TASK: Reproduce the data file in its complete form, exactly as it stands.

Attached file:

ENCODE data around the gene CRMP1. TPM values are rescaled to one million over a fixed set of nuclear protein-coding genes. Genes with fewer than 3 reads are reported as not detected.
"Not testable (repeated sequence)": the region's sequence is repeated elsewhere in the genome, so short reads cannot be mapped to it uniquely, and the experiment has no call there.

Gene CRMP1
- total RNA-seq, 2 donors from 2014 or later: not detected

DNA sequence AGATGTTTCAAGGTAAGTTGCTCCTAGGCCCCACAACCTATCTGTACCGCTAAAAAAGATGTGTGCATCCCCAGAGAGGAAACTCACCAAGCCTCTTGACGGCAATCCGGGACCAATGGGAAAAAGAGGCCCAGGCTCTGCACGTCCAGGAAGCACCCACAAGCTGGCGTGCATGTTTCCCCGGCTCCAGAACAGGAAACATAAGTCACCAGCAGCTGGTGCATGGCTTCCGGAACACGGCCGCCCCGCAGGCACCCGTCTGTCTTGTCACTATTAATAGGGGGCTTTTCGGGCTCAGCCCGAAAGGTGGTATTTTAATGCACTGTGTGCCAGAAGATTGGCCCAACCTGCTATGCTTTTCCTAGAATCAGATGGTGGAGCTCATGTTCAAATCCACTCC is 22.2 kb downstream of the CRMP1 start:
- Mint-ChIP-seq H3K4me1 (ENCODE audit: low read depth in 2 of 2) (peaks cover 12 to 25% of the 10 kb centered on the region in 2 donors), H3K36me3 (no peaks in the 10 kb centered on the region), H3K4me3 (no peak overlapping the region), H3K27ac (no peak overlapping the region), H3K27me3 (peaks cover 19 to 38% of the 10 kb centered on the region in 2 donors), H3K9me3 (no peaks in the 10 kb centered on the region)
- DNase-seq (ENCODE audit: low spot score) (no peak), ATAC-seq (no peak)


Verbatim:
ENCODE data around the gene CRMP1. TPM values are rescaled to one million over a fixed set of nuclear protein-coding genes. Genes with fewer than 3 reads are reported as not detected.
"Not testable (repeated sequence)": the region's sequence is repeated elsewhere in the genome, so short reads cannot be mapped to it uniquely, and the experiment has no call there.

Gene CRMP1
- total RNA-seq, 2 donors from 2014 or later: not detected

DNA sequence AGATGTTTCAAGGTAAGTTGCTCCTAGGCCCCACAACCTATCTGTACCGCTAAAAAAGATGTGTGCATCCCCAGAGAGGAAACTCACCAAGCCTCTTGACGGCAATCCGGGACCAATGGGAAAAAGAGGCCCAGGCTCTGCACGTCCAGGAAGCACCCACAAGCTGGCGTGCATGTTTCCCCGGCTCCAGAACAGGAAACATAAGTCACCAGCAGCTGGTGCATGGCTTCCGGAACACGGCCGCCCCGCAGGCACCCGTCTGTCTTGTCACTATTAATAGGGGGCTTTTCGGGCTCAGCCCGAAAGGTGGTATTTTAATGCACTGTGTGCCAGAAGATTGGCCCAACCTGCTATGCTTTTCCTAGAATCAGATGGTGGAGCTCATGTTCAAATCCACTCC is 22.2 kb downstream of the CRMP1 start:
- Mint-ChIP-seq H3K4me1 (ENCODE audit: low read depth in 2 of 2) (peaks cover 12 to 25% of the 10 kb centered on the region in 2 donors), H3K36me3 (no peaks in the 10 kb centered on the region), H3K4me3 (no peak overlapping the region), H3K27ac (no peak overlapping the region), H3K27me3 (peaks cover 19 to 38% of the 10 kb centered on the region in 2 donors), H3K9me3 (no peaks in the 10 kb centered on the region)
- DNase-seq (ENCODE audit: low spot score) (no peak), ATAC-seq (no peak)